Wednesday, April 28, 2010

A Meditation of God

Psalm 139 is a meditation of the relationship between God and human beings. Flying higher and higher in the wings of imagination, the poet repeatedly admits that the thoughts about God are so wonderful and precious for him/her. He/she also admits that the thoughts about God keep coming to his/her mind like the sand on the seashore. It is hard to find another poem of such scope and depth in world literature.

The twenty-four verses of this psalm may be neatly divided into four parts of six verses each. Each part answers a different question about the God-human relationship.

In the first part, the poet answers this question: How well does God know me? God knows even such simple activities that I do like standing up and sitting down. God reads all my thoughts in my innermost mind. God hears every word I utter even before it comes to my tongue. In short, I am totally open to God. There is nothing in me or about me that is hidden from God.

In the second part, the poet answers another question: How close is God to me? There is nowhere I can hide away from God’s face and His breath. Even if I go to the heights of heaven or to the depths of the world of the dead, it won’t make any difference. Even if I could fly to the farthest place across the ocean, God’s arms would support and guide me. Even darkness won’t cover me because light and darkness are the same to God.

In the third part, the poet answers a third question: How is God related to me? I am a being created by God according to His plan. God created me in my mother’s womb. The path of my life had been completely charted in God’s book before I was born, even before the world was created. I belong to God, and without God, I have no existence.

In these three parts, the poet says that God knows us better than we know ourselves, that God is closer to us than we are to ourselves, and that God created us according to the master plan He designed even before the world was made. Although we do not know why we exist, God has full and perfect knowledge of all the aspects of our existence. It is God who gives meaning and purpose to our existence.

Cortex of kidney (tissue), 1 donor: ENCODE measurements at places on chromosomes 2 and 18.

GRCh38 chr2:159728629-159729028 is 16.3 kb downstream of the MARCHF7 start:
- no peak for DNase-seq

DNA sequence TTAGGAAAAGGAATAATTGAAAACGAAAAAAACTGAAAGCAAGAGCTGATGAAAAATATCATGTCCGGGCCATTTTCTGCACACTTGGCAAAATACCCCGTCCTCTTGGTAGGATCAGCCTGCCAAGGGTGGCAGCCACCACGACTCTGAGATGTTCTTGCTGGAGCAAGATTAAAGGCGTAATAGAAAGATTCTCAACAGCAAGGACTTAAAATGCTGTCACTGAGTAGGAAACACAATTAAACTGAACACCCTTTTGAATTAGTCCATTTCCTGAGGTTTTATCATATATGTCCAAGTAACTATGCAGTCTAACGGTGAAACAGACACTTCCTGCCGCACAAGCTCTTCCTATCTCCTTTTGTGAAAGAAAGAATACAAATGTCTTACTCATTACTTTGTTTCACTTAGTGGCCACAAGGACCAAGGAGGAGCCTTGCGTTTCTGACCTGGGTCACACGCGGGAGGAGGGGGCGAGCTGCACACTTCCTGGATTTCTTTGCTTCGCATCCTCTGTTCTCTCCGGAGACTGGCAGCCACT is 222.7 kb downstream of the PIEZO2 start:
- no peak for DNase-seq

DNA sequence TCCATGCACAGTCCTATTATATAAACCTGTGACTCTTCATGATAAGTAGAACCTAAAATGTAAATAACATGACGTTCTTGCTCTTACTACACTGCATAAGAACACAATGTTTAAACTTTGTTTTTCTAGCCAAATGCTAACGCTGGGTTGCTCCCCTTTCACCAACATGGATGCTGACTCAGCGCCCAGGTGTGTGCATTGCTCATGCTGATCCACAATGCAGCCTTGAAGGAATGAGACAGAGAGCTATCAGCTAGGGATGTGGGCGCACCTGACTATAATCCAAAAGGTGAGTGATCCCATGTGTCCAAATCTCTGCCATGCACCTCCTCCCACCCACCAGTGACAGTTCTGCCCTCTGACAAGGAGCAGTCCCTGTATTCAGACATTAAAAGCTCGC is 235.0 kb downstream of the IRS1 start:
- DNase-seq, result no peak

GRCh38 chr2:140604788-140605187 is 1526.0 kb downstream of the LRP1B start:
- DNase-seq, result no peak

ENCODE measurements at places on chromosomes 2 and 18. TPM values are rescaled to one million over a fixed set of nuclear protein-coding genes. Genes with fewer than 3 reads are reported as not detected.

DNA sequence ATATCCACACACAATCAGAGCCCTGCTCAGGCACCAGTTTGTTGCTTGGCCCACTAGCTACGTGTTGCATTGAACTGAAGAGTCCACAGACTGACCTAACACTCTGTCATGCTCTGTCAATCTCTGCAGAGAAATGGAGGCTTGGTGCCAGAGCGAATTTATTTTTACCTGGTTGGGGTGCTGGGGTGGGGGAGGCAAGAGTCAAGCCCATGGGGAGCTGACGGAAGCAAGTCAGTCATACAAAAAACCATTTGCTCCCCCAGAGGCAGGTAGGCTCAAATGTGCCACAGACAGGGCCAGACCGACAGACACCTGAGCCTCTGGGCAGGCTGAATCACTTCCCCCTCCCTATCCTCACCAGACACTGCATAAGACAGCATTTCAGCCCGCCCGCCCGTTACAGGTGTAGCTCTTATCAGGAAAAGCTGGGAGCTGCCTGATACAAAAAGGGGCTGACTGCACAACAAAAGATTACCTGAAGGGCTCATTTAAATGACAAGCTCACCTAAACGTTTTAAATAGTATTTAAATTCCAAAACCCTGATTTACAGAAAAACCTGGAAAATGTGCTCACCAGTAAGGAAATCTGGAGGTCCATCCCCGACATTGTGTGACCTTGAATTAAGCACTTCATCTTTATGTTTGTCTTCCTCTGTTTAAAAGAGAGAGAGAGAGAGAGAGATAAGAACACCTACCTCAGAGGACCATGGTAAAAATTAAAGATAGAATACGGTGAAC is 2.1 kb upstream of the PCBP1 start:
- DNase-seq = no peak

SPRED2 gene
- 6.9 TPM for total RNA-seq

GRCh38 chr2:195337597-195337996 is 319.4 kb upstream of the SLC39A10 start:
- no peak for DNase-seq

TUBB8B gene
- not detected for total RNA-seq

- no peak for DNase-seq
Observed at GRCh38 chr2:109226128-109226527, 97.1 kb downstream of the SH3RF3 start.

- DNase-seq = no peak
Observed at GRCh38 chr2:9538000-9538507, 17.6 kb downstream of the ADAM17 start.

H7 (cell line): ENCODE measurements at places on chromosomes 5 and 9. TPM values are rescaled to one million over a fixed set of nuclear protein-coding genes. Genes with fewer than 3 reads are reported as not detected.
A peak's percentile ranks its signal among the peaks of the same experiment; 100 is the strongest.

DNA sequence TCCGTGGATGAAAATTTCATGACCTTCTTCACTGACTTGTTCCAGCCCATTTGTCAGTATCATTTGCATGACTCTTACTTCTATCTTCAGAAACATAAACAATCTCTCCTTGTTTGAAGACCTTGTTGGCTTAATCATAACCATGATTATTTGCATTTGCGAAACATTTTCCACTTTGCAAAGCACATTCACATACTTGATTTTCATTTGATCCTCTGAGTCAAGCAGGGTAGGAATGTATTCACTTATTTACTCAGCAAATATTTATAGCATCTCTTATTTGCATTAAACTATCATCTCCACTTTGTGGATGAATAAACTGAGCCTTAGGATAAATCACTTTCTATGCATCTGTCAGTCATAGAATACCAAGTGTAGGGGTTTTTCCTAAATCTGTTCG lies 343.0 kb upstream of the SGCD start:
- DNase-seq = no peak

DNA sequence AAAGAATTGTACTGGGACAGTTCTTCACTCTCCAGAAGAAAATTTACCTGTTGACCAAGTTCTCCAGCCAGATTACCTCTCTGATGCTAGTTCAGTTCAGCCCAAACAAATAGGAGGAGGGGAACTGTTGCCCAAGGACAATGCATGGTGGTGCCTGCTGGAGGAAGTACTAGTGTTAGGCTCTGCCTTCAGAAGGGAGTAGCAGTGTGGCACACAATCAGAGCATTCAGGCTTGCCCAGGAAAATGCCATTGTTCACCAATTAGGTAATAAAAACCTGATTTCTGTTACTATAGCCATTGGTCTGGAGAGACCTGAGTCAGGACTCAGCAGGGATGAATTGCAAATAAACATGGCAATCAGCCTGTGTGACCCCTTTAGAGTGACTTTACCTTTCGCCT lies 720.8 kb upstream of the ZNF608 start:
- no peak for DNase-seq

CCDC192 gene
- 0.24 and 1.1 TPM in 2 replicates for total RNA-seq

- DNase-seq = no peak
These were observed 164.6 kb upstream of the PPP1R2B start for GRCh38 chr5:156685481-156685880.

In the last part, the poet answers a fourth question: How our understanding of God is important for us? There are a few people like the poet who has this understanding of God, but there are a lot of people who do not have this understanding. They take God’s name in vain. They are hypocrites. They pretend to be on God’s side, but in reality they see God as their enemy. They pretend to be sheep or shepherds, but in reality they are blood-thirsty wolves, that are looking for opportunities to catch the sheep and drink their blood. Instead of speaking of God with wonder and with gratefulness as the poet does, they speak against God wickedly and with ungratefulness. If they were wolves in and out, the poet could just ignore them. But they cover their wolf-ness with their sheep-ness. They appear pious and Godly in the outward, but they cannot hide their real nature from God or from perceptive people like the poet. The poet does not have any sympathy for them at all. “Depart from me!” the poet cries to them, and also prays to God to slay such bloodthirsty wicked ones.

The harsh language of the poet in the final part shocks us. How can someone be so harsh after speaking of God in such lofty language, one wonders. Perhaps it was the lofty vision of God that enabled the poet to utter such a harsh statement about dishonesty and wickedness. Jesus, who embodied the love of God, also talked to dishonest people in the harshest language possible. Although he was a friend to the sinners, he was not a friend to the dishonest Pharisees. Didn’t Jesus love them? Of course he did. That is exactly why he couldn’t be a friend to them.

God loves all people alike, but God cannot tolerate those who cover up their real self. They are like white-washed tombs. They are like blind men who offer to guide others. God wants us to come to His presence as we are without any attempt to cover up. A wolf can come to God’s presence, and God accepts him/her with open arms, and transforms him/her to a sheep. But God hates the sight of a wolf coming to His presence disguised as a sheep or as a shepherd. Even in the Garden of Eden we see how Adam and Eve made an attempt to present themselves as innocent people by placing the blame on somewhere else. Honesty is the one primary quality God expects from all.

The poet ends the psalm with a prayer: Examine my thoughts and my heart, and see if there is any hurtful way in me, and lead me in the everlasting way. The poet is aware that there could be hurtful ways in him/her. His/her words and deeds might hurt God, his/her fellow beings, or him/herself later on. The poet does not try to cover up his/her true self, but presents him/herself as he/she is with a request to God to examine him/her and find out if there are hurtful ways in his/her life. The poet is willing to do this because of the way he/she understands God. He/she knows that nothing can be hidden from God, and that nothing or no one can exist away from God. This awareness let him/her open up fully to God.

Listen to a song in Malayalm of psalm 139

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